Author Ghillie Basan launches her 56th cookbook, Seafood Journey: Tastes and Tales from Scotland
As one of this country’s most prolific food writers, Ghillie Basan should really be a household name.
However, if you’re not au fait with this author, it’s not too late to get on board with a copy of her 56th book, Seafood Journey: Tastes and Tales from Scotland. The latest release will follow a succession of publications including A Taste of the Highlands, Spirit and Spice, and The Lebanese Cookbook, which won Best in the World in the Gourmand International Cookbook Awards 2021.
We imagine that the new read, which features 90 exciting recipes such as Saigon fish curry; Harris Gin and beetroot gravadlax, and haggis stuffed mackerel baked in newspaper (The Scotsman, we hope), will be snapped up by those in the know.
After all, her fans include National Chef of Scotland, Gary Maclean, who has written an enthusiastic foreword.
“I once went to interview Yotam Ottolenghi in his kitchen, and he had about 12 of mine on his shelf,” says Basan, who is based in the Cairngorms National Park. “He particularly liked my very first Turkish cookbook and he acknowledged me in his first book Plenty, because he'd actually pulled from it”.
That cookbook was also notable as, she says, it was the first of its kind to be published in English. “That’s how old I am, and how old my books are,” says Basan, who is only 61.
We wonder if there are any celebrity chefs who own a copy of her Cambodian cookbook.
“The Pol Pot regime in Cambodia had destroyed everything - all of everyone's books,” she says. “When I did that one, the tourism side of the government in Cambodia asked if they could use it to write one of their own so that they could get things off the ground again, get cafes up and running and start selling to tourists”.
Her latest hardback will make you want to explore closer to home, as this is something of a tribute to Scottish producers. It’s divided into six geographical chapters, covering the West Coast, Moray Coast and East Coast, as well as other parts of our shoreline.
This Scotland’s Food Tourism Ambassador drops in on Blackthorn Sea Salt, Tobermory Fish Company and Just Hooked in Portree, among many others. As well as her own creations, there are a few contributed recipes, including a sea urchin snack from Isle of Harris distillery’s sea kelp diver, Lewis Mackenzie.
This is a book to make you want to roam, eat and experience, not just whip up something nice for Friday’s tea.
“People buy cookbooks when the particular author might not have anything more than the tiniest of introductions, maybe just a paragraph,” says Basan. “I can't do that because fundamentally, I'm a writer and I actually hate writing recipes. I enjoy cooking the food, working with the photographer and meeting people who tell their stories”.
Although Basan was already familiar with many of the more established businesses that he features in the book, there were a few new discoveries.
“I hadn't heard of Orsay Sea Salt before I went to Islay. And the owner, Anna, was lovely. She’s just a one-young-woman band and you just hope she does really well,” she says. “Then there was Billy Jolly. I'd heard of Jollys of Orkney but I didn't know much about the man himself. So I sat with him in his house and heard his story and he was just one of those lovely gentlemen that has just a story for everything, told with a beautiful Orcadian accent. You could listen to him for hours and he was a joy”.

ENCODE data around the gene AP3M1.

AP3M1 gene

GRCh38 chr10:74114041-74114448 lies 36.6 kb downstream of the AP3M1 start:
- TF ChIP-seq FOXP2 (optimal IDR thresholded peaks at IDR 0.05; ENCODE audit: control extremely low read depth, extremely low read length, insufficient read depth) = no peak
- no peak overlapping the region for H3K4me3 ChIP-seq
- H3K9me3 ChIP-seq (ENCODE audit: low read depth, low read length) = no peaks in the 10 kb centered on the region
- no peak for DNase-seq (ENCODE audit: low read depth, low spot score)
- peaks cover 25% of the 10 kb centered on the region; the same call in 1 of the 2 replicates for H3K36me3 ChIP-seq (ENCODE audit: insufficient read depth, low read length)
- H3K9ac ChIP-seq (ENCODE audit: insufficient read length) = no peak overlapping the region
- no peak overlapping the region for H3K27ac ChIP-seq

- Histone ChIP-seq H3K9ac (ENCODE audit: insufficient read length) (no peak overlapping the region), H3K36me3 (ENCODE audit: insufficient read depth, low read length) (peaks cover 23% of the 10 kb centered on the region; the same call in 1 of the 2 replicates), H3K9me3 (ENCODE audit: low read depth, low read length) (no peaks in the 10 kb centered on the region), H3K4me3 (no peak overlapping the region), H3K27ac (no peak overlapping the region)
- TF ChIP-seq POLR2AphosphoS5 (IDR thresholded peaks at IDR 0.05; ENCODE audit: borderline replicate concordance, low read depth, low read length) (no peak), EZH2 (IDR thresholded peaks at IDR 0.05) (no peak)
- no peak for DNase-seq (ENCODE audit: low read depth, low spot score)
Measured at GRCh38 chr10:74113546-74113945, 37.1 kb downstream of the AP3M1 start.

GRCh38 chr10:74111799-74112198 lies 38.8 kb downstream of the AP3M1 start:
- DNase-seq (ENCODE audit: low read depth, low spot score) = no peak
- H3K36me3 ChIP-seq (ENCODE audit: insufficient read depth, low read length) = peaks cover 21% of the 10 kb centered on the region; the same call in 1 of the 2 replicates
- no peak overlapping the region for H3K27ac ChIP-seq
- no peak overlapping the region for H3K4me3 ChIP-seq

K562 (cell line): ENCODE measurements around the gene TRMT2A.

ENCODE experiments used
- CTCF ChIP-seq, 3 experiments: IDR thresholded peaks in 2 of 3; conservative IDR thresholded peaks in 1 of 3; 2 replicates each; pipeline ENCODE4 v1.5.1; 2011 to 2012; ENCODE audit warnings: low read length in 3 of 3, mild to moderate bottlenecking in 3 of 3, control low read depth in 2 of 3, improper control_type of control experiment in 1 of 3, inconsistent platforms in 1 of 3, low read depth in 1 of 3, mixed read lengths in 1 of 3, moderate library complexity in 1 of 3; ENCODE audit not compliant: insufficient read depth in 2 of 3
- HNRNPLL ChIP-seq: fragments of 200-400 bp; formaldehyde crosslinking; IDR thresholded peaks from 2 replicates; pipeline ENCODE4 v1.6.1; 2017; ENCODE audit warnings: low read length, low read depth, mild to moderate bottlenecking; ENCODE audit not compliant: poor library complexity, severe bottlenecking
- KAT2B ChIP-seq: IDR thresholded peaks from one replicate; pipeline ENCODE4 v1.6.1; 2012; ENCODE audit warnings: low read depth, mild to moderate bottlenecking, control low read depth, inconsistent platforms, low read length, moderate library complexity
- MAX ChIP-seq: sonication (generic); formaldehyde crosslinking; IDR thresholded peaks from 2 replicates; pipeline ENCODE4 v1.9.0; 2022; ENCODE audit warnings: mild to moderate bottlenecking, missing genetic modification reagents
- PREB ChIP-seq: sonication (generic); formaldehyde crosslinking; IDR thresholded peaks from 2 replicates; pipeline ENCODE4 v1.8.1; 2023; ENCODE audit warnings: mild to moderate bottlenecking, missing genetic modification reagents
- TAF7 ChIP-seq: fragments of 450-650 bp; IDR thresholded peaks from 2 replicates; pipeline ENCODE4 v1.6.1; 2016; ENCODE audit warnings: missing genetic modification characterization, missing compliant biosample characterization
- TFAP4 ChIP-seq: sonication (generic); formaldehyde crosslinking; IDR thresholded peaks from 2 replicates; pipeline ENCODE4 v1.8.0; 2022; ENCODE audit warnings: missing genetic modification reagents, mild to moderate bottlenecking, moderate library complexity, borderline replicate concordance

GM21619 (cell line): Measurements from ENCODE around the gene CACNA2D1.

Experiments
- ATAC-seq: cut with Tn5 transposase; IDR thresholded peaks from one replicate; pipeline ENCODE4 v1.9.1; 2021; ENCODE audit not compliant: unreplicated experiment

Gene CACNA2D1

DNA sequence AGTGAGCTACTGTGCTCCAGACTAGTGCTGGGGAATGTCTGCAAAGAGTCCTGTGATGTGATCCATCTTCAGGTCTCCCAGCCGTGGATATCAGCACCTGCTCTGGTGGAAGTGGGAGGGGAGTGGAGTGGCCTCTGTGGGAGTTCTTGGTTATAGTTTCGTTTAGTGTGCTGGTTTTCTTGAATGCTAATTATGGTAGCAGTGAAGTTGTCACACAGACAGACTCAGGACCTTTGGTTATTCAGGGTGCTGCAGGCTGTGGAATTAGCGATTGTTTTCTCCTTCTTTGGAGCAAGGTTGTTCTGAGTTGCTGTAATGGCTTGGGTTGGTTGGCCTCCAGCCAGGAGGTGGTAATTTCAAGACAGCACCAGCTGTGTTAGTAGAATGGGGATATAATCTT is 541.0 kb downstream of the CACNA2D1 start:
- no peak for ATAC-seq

There were a few potential contributors to the book who refused to get involved if Basan was going to feature salmon. This fish makes up a large percentage of Scotland’s food exports, but, as farmed salmon is having a negative effect on the wild population, many restaurants and cooks are boycotting the product. Seafood Journey doesn’t feature much of this ubiquitous species, but Basan hasn’t cut it out entirely.
“It would be the elephant in the room to write a seafood book about Scotland and not have salmon. So I thought okay, I'm going to see this with my own eyes and not listen to the controversy,” she says. “ Eventually I found Rosie Curtis who is the manager of the Mowi fish farm on the western point of Ardnamurchan. She lives in the croft that she grew up in and is exactly what these close knit communities are about. Having something like a salmon farm is a huge employment factor. She would love people who go on about banning salmon farms to just come and meet her. And I tried to tell that story through her so that it's not me giving people a lecture. Let's raise the game of everyone because it's here to stay”.
As fast as writing books goes, Basan is in an equally crowded market. Although she has an updated version of one of her Moroccan books coming out soon, the publishing game is tricky, even when you’re as experienced and knowledgeable as her.
“I just feel that I can't compete with celebrities and social media. I spend money to do these books because I travel the length and breadth of the country,” says Basan. “You just have to hope that book stores put it out prominently and it doesn't get tucked away into the ‘Scottish interest’ section. I want the stories to be read, so readers get to know the producers and feel encouraged to get out and explore what we have”.
Seafood Journey by Ghillie Basan, £25, Birlinn, www.birlinn.co.uk
Want to join the conversation? Please or to comment on this article.